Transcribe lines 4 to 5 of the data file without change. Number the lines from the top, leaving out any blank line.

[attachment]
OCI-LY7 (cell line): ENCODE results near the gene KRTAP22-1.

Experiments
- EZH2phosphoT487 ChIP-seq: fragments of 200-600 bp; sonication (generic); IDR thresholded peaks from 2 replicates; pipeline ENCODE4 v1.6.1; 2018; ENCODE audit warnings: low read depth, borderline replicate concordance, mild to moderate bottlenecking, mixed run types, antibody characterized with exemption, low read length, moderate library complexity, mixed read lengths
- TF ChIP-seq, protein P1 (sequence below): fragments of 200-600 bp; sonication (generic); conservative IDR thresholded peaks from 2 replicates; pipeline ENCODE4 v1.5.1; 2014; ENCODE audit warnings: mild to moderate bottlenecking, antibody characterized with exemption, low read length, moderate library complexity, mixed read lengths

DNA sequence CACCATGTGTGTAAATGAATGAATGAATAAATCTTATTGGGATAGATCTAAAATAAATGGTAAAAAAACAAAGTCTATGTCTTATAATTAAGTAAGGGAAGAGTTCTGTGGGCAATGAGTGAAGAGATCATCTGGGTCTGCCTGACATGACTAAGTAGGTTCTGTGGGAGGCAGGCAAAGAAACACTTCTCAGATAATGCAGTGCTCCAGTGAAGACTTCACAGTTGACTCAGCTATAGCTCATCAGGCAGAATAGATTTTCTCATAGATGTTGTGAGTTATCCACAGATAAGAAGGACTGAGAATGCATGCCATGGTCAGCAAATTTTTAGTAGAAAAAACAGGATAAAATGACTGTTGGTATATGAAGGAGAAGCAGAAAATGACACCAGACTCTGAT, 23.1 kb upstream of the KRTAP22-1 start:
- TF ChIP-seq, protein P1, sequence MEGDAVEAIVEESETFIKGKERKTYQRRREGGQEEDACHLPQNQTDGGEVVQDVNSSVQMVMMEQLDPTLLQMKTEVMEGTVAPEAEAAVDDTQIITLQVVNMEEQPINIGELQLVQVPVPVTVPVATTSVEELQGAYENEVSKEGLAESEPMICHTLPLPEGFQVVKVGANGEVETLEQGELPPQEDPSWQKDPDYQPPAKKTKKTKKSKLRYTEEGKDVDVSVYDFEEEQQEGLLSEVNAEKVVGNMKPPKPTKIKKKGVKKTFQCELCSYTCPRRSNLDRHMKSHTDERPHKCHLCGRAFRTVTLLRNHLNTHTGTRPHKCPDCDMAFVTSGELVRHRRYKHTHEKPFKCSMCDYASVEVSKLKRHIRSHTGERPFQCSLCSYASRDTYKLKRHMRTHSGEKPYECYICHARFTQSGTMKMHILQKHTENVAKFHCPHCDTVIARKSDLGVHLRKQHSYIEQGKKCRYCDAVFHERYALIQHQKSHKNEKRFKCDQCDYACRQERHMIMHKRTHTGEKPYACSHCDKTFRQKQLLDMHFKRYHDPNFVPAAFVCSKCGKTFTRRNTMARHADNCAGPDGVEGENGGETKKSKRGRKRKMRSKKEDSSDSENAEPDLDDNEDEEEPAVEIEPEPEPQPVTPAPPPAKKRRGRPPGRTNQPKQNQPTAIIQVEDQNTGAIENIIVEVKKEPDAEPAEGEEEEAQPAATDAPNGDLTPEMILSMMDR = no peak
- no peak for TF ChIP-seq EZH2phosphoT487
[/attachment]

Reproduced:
- TF ChIP-seq, protein P1 (sequence below): fragments of 200-600 bp; sonication (generic); conservative IDR thresholded peaks from 2 replicates; pipeline ENCODE4 v1.5.1; 2014; ENCODE audit warnings: mild to moderate bottlenecking, antibody characterized with exemption, low read length, moderate library complexity, mixed read lengths

DNA sequence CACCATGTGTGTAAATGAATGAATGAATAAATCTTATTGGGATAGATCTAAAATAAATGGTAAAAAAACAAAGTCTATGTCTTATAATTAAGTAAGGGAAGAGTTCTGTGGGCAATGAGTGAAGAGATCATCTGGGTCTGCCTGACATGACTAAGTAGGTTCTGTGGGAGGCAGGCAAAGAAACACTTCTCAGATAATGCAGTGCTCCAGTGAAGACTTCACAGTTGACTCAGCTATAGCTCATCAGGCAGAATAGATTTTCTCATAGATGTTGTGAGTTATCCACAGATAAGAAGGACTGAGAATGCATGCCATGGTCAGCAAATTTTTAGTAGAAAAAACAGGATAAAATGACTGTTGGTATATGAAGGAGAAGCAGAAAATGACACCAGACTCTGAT, 23.1 kb upstream of the KRTAP22-1 start: